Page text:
Paralichthys californicus 

Scope: Global
Language: English

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Taxonomy [top]

Kingdom Phylum Class Order Family
Animalia Chordata Actinopterygii Pleuronectiformes Paralichthyidae

Scientific Name: Paralichthys californicus (Ayres, 1859)
Common Name(s):
English Fine Flounder
Hippoglossus californicus Ayres, 1859

Assessment Information [top]

Red List Category & Criteria: Least Concern ver 3.1
Year Published: 2010
Date Assessed: 2007-05-25
Assessor(s): Lea, B. & van der Heiden, A.
Reviewer(s): Carpenter, K., Polidoro, B. & Livingstone, S. (Global Marine Species Assessment Team)
This species is widespread in the Eastern Pacific, and its population is stable in the United States. It is a popular species for sport and commercial fishing, however this is not thought to pose any significant threat. It is listed as Least Concern.

Geographic Range [top]

Range Description:This species is endemic to the Eastern Pacific, and is found from Washington state, USA to Magdalena Bay, Baja California.
Countries occurrence:
Mexico; United States
FAO Marine Fishing Areas:
Pacific – eastern central
Additional data:
Lower depth limit (metres):183
Upper depth limit (metres):1
Range Map:Click here to open the map viewer and explore range.

Population [top]

Population:The population for this species appears to be stable in the majority of its range off the coast of California (Haugen 1990). Thjs species has shown a historical decline in commercial landings from a maximum of 5,000,000 lbs in 1919, mainly due to overfishing. In the late 1950s and 1960s, there was a slight increase in landings following warmer waters during El Niño events. Annual landings in 1970 were a historical low of 257,000 lb. Since 1980 however, landings have been relatively stable and average a little more than 1 million lb annually (California Fish and Game 2004).
Current Population Trend:Stable
Additional data:
Population severely fragmented:No

Habitat and Ecology [top]

Habitat and Ecology:This species lives on soft sand and sandy mud bottoms in coastal areas to depths of 180 m. It can also be found in larger bays and estuaries.
Systems:Freshwater; Marine

Use and Trade [top]

Use and Trade: This species is an important sport and commercial fish. It is sometimes caught with trammel nets, and it is marketed as fresh fillet (Hensley 1995). It is also occasionally caught in shrimp trawling activities.

Threats [top]

Major Threat(s): This species population is likely limited by the amount of available nursery habitat, as juvenile halibut appear to be dependent on shallow water embayments as nursery areas. The overall decline in halibut landings is considered to correspond to a decline in shallow water habitats in southern California associated with dredging and filling of bays and wetlands (California Dept of Fish and Game 2004).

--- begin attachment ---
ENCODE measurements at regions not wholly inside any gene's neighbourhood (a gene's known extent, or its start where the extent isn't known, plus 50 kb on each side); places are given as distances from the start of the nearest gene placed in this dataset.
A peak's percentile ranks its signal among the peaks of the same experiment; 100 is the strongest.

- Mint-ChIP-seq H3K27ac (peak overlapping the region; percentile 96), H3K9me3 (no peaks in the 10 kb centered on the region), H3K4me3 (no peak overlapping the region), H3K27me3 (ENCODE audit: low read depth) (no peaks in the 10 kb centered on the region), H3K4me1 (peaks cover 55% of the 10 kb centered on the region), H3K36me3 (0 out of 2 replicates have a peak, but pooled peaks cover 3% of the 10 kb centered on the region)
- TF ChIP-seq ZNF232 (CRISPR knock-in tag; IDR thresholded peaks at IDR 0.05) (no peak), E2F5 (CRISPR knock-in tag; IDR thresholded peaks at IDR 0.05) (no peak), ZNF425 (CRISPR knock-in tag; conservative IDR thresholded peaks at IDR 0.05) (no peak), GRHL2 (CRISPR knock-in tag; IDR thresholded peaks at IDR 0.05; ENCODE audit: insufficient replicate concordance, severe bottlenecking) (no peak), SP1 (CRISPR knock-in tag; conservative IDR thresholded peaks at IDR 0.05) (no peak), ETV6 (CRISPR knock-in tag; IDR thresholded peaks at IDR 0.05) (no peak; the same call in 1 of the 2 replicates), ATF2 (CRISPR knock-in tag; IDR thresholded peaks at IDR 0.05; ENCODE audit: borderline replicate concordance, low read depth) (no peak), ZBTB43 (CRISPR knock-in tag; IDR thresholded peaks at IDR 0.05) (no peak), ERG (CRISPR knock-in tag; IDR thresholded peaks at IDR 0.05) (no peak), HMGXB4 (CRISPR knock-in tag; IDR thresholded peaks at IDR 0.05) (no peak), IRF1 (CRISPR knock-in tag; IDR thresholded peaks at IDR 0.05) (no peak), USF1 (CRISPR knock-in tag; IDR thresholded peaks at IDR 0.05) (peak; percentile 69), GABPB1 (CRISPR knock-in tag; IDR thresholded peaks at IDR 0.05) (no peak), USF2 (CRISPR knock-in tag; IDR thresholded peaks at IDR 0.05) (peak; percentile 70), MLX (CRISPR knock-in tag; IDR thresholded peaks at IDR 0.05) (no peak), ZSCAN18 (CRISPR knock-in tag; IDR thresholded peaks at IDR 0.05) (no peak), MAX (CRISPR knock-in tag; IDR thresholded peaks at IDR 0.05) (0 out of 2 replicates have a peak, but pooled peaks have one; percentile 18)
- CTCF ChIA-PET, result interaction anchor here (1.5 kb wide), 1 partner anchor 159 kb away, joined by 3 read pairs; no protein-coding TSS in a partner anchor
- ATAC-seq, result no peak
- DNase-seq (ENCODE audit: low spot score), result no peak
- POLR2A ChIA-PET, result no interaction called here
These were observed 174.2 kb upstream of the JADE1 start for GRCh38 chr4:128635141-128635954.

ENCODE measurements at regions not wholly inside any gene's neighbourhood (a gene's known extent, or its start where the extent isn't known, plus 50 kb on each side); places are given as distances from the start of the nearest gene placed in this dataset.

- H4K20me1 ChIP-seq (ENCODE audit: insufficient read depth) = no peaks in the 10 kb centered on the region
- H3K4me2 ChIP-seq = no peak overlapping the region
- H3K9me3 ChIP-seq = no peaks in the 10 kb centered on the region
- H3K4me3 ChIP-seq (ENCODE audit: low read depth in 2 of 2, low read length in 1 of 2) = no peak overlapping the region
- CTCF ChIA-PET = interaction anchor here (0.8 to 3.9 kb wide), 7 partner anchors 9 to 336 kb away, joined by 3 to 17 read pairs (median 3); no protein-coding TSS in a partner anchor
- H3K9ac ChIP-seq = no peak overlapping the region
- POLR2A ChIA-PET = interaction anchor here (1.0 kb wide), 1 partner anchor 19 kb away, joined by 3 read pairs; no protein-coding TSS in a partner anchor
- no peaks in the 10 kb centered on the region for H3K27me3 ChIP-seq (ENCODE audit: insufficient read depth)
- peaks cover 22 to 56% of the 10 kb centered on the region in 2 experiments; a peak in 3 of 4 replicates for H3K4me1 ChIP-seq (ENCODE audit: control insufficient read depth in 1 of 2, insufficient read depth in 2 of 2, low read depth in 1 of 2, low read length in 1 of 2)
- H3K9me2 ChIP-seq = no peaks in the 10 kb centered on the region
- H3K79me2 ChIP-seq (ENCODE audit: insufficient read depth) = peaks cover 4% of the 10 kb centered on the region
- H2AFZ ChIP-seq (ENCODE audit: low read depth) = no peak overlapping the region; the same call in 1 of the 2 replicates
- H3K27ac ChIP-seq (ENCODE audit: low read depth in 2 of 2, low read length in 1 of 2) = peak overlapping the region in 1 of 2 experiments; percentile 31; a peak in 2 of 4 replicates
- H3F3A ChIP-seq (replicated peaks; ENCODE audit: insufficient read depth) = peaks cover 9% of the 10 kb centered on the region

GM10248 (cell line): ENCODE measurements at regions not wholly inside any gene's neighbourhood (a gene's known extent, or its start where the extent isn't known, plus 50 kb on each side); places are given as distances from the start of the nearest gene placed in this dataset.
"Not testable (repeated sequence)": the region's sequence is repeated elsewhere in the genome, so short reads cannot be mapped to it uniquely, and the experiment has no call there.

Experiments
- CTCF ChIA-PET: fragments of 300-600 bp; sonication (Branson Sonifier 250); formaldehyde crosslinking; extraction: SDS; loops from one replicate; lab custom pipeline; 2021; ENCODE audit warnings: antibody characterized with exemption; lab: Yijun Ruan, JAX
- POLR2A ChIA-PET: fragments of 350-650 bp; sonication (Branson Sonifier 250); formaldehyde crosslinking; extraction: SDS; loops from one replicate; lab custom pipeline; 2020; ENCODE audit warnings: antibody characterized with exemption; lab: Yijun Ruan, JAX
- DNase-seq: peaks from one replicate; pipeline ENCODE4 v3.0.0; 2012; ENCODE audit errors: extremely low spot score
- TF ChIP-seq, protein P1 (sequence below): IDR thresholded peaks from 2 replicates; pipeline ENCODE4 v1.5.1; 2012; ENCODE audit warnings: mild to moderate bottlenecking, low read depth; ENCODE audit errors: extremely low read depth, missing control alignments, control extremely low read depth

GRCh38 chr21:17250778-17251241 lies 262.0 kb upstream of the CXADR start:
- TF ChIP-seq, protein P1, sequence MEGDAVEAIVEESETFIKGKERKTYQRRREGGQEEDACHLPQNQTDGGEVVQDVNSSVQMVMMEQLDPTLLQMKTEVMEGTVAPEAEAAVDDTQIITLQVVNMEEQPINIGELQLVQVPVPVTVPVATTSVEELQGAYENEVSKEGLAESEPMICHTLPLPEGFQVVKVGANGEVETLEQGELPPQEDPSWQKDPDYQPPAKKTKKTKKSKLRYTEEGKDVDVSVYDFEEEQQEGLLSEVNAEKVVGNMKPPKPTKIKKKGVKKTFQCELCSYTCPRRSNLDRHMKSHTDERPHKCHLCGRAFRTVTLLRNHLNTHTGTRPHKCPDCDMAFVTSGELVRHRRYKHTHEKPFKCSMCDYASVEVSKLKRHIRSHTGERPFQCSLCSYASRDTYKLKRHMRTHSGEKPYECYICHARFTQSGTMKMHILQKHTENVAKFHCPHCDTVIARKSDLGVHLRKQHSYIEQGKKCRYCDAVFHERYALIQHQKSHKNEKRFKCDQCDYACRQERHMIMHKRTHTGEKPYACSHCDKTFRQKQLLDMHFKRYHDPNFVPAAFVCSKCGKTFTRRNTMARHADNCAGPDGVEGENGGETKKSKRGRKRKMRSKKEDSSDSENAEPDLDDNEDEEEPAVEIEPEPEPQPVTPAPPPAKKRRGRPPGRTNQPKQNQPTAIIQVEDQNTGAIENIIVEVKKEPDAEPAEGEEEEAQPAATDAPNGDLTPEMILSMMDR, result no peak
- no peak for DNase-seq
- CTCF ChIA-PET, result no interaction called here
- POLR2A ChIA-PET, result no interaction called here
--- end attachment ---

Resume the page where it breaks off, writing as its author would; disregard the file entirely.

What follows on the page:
Conservation Actions [top]

Conservation Actions: The fishing of this species is stricty regulated in the USA, and it is recommended that similar measures should be implemented in Mexico.

Classifications [top]

9. Marine Neritic -> 9.4. Marine Neritic - Subtidal Sandy
9. Marine Neritic -> 9.5. Marine Neritic - Subtidal Sandy-Mud
9. Marine Neritic -> 9.6. Marine Neritic - Subtidal Muddy
9. Marine Neritic -> 9.10. Marine Neritic - Estuaries
3. Species management -> 3.1. Species management -> 3.1.1. Harvest management
5. Law & policy -> 5.1. Legislation -> 5.1.1. International level

In-Place Research, Monitoring and Planning
In-Place Land/Water Protection and Management
In-Place Species Management
  Harvest management plan:Yes
In-Place Education
1. Residential & commercial development -> 1.1. Housing & urban areas
♦ timing:Ongoing    
→ Stresses
  • 1. Ecosystem stresses -> 1.1. Ecosystem conversion
  • 1. Ecosystem stresses -> 1.2. Ecosystem degradation

1. Residential & commercial development -> 1.2. Commercial & industrial areas
♦ timing:Ongoing    
→ Stresses
  • 1. Ecosystem stresses -> 1.1. Ecosystem conversion
  • 1. Ecosystem stresses -> 1.2. Ecosystem degradation

1. Residential & commercial development -> 1.3. Tourism & recreation areas
♦ timing:Ongoing    
→ Stresses
  • 1. Ecosystem stresses -> 1.1. Ecosystem conversion
  • 1. Ecosystem stresses -> 1.2. Ecosystem degradation

1. Research -> 1.2. Population size, distribution & trends
1. Research -> 1.5. Threats

♦  Food - human
 Local : ✓   National : ✓ 

♦  Sport hunting/specimen collecting
 Local : ✓   National : ✓ 

♦  Other (free text)
 Local : ✓ 

Bibliography [top]

Ayres, W. O. 1859. On new fishes of the Californian coast. Proceedings of the California Academy of Sciences (Series 1) 2: 25-32.

California Department of Fish and Game. 2004. Annual Status of the Fisheries Report through 2003. California Department of Fish and Game, Marine Region.

Haugen, C.W. 1990. The California halibut, Paralichthys californicus, resource and fisheries. California Dept of Fish and Game.

Hensley, D.A. 1995. Paralichthyidae. Lenguados. FAO, Rome.

IUCN. 2010. IUCN Red List of Threatened Species (ver. 2010.3). Available at: (Accessed: 2 September 2010).

Robertson, D.R. and Allen, G.R. 2006. Shore fishes of the tropical eastern Pacific: an information system. Smithsonian Tropical Research Institute, Balboa, Panamá.

Citation: Lea, B. & van der Heiden, A. 2010. Paralichthys californicus. The IUCN Red List of Threatened Species 2010: e.T183801A8179465. . Downloaded on 20 April 2018.
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